A novel relay method has been developed using cryopreserved human hepatocytes to measure intrinsic clearance of low-clearance compounds. The relay method involved transferring the supernatant from hepatocyte incubations to freshly thawed hepatocytes at the end of the 4-h incubation to prolong the exposure time to active enzymes in hepatocytes. An accumulative incubation time of 20 h or longer in hepatoctyes can be achieved using the method. The relay method was validated using seven commercial drugs (diazepam, disopyramide, theophylline, timolol, tolbutamide, S-warfarin, and zolmitriptan) that were metabolized by various cytochrome P450s with low human in vivo intrinsic clearance at approximately 2 to 15 ml · min−1 · kg−1. The results showed that the relay method produced excellent predictions of human in vivo clearance. The difference between in vitro and in vivo intrinsic clearance was within 2-fold for most compounds, which is similar to the standard prediction accuracy for moderate to high clearance compounds using hepatocytes. The relay method is a straightforward, relatively low cost, and easy-to-use new tool to address the challenges of low clearance in drug discovery and development.
Prediction of in vivo hepatic clearance with in vitro metabolism assays is important in drug discovery and development because hepatic clearance affects half-life, oral bioavailability, and dose and dosing regimens (Obach, 2011). In vitro methods to measure cytochrome P450 (P450)-mediated metabolism have been well developed, and scaling factors are well established to predict in vivo clearance (Hosea et al., 2009). However, for non-P450-mediated metabolism and transporter-mediated elimination, prediction of in vivo clearance is much more challenging. Developing predictive tools and improving prediction accuracy is a very active research area (Kilford et al., 2009; Zientek et al., 2010; Maeda et al., 2011).
Some drugs and experimental compounds have low clearance. They are slowly metabolized and do not have significant turnover in liver microsome and hepatocyte assays. Low-clearance compounds in drug discovery are increasingly more prevalent for a number of reasons. First, high-throughput metabolic stability assays in conjunction with metabolite identification enable rapid development of structure-metabolic stability relationships (Di and Kerns, 2003; Di et al., 2008; Hop et al., 2008). Effective design strategies have been put into place to overcome metabolic liabilities through structural modifications (Kerns and Di, 2008; Di et al., 2009). More and more metabolically stable compounds are being generated. It has been estimated, based on our in-house in vitro data, that approximately 30% of drug candidates have intrinsic clearance values of less than 10 ml · min−1 · kg−1 (i.e., no significant turnover of parent in microsomal or hepatocyte stability assays). For some projects, the entire series have low clearance, and it is difficult to differentiate among the compounds based on intrinsic clearance. Second, a recent approach of using uptake transporters for liver targeting (Oballa et al., 2011; Pfefferkorn et al., 2012), leading to a shift of chemical space toward high polarity and low permeability, further contributes to low-clearance compounds. Liver-targeting compounds tend to be metabolically stable, and their elimination pathways typically involve transporter-mediated biliary and/or renal clearance.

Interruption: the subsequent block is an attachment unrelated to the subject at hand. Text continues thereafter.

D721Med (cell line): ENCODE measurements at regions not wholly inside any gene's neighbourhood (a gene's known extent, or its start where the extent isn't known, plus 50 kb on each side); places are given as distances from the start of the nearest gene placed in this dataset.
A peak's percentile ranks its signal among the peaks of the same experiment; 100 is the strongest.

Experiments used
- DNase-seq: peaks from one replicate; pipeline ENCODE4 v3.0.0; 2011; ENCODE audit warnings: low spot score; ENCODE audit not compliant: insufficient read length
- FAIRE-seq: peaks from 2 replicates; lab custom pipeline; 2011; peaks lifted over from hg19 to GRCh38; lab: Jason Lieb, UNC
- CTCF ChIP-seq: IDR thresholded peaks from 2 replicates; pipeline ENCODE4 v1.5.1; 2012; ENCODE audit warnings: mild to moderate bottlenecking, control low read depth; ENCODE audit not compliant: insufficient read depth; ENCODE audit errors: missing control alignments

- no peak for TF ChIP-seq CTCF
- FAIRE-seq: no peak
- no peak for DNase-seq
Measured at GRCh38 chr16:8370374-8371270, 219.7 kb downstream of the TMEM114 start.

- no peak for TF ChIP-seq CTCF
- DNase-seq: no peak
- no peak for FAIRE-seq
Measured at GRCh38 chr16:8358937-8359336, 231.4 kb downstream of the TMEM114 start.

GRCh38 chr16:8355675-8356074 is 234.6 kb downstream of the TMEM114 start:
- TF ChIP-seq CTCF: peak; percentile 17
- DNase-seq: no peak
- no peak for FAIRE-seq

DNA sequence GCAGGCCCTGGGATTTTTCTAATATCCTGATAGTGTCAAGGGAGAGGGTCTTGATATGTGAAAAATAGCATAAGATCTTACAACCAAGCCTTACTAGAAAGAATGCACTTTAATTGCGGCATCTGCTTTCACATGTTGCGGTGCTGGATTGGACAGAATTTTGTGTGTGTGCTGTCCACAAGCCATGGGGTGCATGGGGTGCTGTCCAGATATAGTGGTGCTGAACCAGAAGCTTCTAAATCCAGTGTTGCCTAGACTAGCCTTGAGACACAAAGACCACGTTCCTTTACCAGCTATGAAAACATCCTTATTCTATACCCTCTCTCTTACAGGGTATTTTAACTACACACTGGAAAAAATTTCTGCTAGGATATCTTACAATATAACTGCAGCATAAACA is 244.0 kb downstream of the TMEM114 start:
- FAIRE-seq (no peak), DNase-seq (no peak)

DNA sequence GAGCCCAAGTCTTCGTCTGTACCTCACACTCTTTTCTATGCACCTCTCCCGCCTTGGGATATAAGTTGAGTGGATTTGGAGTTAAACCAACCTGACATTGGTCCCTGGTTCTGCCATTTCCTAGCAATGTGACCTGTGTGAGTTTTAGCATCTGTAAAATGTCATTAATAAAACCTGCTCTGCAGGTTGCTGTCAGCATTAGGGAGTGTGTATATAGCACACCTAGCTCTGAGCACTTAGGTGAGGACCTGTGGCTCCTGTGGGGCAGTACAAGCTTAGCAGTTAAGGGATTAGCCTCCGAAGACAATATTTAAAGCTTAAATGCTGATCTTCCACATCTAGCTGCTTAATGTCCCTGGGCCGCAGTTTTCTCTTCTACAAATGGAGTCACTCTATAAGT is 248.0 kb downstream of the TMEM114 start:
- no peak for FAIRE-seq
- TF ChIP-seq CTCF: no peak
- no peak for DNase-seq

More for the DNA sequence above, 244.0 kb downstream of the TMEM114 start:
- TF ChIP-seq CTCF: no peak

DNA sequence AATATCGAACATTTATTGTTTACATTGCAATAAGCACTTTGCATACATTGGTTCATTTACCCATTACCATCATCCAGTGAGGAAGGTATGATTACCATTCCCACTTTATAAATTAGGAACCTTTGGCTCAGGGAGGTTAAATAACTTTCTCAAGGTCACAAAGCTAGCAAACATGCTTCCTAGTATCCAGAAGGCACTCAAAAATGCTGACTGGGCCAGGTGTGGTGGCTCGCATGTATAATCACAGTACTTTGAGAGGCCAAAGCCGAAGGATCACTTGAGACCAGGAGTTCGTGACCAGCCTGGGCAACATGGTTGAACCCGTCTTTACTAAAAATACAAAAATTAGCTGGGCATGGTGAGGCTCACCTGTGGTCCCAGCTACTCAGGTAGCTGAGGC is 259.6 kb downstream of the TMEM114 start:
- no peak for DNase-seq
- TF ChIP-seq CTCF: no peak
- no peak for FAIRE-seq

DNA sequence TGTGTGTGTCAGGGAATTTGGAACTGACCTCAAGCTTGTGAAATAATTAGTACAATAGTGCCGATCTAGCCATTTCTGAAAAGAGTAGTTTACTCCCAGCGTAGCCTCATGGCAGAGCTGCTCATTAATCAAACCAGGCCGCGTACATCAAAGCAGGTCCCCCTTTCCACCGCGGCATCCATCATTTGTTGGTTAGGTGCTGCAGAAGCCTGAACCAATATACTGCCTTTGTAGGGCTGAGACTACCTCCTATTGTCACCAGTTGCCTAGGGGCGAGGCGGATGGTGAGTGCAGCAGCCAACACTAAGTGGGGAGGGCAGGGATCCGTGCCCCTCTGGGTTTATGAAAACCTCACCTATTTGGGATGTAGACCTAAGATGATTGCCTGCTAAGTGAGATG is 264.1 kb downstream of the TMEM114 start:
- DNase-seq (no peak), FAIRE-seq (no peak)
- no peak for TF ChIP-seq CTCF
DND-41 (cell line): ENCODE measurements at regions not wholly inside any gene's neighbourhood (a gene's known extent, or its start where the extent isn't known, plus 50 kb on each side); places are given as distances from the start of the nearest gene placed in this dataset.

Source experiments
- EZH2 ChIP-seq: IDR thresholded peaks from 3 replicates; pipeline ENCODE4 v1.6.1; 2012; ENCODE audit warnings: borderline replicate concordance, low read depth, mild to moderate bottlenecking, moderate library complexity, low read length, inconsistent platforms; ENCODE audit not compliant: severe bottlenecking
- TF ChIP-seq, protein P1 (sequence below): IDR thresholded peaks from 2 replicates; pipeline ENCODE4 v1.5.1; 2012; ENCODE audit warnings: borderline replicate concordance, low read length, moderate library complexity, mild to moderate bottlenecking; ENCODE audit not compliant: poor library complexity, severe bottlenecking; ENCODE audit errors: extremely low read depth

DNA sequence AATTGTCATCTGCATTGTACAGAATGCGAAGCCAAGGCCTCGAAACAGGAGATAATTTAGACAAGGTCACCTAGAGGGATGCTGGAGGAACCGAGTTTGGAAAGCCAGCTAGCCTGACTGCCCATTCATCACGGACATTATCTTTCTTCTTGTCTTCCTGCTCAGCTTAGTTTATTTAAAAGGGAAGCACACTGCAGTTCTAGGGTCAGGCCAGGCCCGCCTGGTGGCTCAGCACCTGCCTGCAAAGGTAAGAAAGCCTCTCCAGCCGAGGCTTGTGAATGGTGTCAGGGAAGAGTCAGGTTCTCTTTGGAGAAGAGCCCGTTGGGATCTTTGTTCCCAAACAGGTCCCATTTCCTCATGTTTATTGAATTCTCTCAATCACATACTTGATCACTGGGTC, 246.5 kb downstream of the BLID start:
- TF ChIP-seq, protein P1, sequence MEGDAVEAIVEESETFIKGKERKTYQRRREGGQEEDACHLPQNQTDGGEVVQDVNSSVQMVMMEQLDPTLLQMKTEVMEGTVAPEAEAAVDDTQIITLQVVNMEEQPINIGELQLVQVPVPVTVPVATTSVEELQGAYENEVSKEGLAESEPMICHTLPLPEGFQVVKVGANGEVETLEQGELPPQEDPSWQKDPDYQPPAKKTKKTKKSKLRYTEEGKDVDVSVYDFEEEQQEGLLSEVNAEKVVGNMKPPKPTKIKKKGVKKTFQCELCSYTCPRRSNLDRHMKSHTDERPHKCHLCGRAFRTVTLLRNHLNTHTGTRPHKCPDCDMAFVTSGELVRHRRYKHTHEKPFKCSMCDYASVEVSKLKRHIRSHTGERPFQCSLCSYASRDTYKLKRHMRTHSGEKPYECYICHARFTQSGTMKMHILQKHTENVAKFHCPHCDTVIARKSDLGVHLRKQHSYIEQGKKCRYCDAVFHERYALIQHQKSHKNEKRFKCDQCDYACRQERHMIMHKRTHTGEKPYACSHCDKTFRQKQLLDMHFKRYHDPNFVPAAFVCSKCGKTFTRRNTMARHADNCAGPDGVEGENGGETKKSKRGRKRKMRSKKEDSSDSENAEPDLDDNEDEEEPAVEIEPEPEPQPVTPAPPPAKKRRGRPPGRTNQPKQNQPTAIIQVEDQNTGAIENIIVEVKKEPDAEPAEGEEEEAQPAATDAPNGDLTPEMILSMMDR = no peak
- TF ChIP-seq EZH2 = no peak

Although reducing metabolic clearance might be the goal of drug discovery teams, low-clearance compounds present great challenges for drug metabolism and pharmacokinetics (DMPK) scientists to predict human clearance and half-life, and to differentiate among stable compounds. The tools typically used to establish in vitro-in vivo correlation cannot be applied in these cases because of low or insignificant turnover of the parent compounds. When compounds are stable in human liver microsomes and human hepatocytes, no in vitro clearance prediction can be obtained. Single species or allometric scaling will have to be used to estimate human clearance. In such cases, species differences in metabolism may lead to large uncertainty in dose prediction and half-life estimation. For example, several low-clearance drug candidates are required to test in humans to obtain reliable pharmacokinetics (PK) parameters. Many of these compounds ultimately failed because the half-life was too long. Because of the lack of adequate tools, low-clearance compounds may progress to human studies to verify the actual PK profiles. These compounds could otherwise be terminated earlier using in vitro predictions. For these reasons, low-clearance compounds often fail in the clinical trials because of undesirable PK profiles (Obach, 2011) (too long a half-life, complex dosing regimen, toxicity due to accumulation, and concerns on difficulty to “wash off ” when needed). When there is no measurable turnover in liver microsomes and hepatocytes, it is also difficult for project teams to differentiate compounds based on metabolic stability during lead optimization and candidate selection.